Biden Just Sabotaged His Own Vaccine Plan

Given the urgency to reach 70 percent vaccination in America by President Joe Biden’s July 4 deadline and the rapid decline in the number of new people getting shots, it is time to shift our strategy and move to plan B: for Bosses.

Plan A—build it and they will come—worked great to reach those most concerned about getting infected and especially those over 65. Now, however, with the continued threat of variant strains and areas of low vaccination coverage in states like Mississippi, Arkansas, Alabama, and Arkansas, we have to move to a new plan centered on workplace vaccination requirements.

And the White House needs to get in on the action, rather than ducking ugly fights.

The United States Equal Employment Opportunity Commission (EEOC) recently updated its guidance regarding COVID-19 vaccination, stating business owners can legally require vaccination for their employees. Further, the EEOC asserts mandating vaccine requirements does not violate any federal laws. Requiring vaccination benefits businesses by reducing employee sick days, giving greater confidence in the safety of business environments for customers or clients, and reducing the strain on local health systems.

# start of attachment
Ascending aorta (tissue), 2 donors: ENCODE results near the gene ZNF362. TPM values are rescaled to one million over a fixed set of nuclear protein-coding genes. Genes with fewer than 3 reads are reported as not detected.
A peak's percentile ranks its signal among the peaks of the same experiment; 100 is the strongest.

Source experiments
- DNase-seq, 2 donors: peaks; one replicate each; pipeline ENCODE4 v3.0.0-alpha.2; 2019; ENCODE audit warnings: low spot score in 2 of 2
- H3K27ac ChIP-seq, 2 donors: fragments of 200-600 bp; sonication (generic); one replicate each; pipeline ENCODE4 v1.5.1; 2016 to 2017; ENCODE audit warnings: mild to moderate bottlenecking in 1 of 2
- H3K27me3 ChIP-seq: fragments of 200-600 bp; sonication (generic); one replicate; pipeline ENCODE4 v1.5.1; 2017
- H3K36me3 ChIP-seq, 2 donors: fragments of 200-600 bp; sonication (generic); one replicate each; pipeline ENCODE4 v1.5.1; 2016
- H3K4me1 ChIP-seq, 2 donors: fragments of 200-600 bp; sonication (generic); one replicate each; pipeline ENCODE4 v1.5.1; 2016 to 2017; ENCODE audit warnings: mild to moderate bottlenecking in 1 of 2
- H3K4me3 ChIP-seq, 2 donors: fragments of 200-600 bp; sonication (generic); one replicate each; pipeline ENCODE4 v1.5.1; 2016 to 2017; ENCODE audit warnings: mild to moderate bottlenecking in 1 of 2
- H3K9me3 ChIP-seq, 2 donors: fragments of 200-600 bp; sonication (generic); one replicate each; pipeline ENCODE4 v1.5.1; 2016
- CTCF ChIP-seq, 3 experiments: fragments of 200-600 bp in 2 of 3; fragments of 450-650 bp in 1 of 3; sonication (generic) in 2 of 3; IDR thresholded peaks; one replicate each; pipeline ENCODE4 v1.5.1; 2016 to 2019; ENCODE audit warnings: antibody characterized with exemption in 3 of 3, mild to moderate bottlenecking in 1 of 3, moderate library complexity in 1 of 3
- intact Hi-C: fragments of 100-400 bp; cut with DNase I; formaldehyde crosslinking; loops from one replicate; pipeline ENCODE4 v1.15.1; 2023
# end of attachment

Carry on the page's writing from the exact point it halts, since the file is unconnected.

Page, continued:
Furthermore, requiring vaccination might be the only way to get those less willing or concerned about COVID-19 vaccinated. Historically, vaccination requirements work extremely well for children, college students, the military, health-care workers, laboratory personnel, and travelers to certain countries. With vaccination requirements, more than 90 percent of children are protected against devastating diseases like polio and measles. Through vaccination requirements, smallpox was eradicated from planet Earth.

Depending on the state and to avoid coercion, employers may have to issue exceptions for medical reasons, or personal beliefs. In addition, some employees may be exempt if working remotely, and consideration for existing inequalities in vaccine access among underserved populations is important, including allowing an extended period for compliance.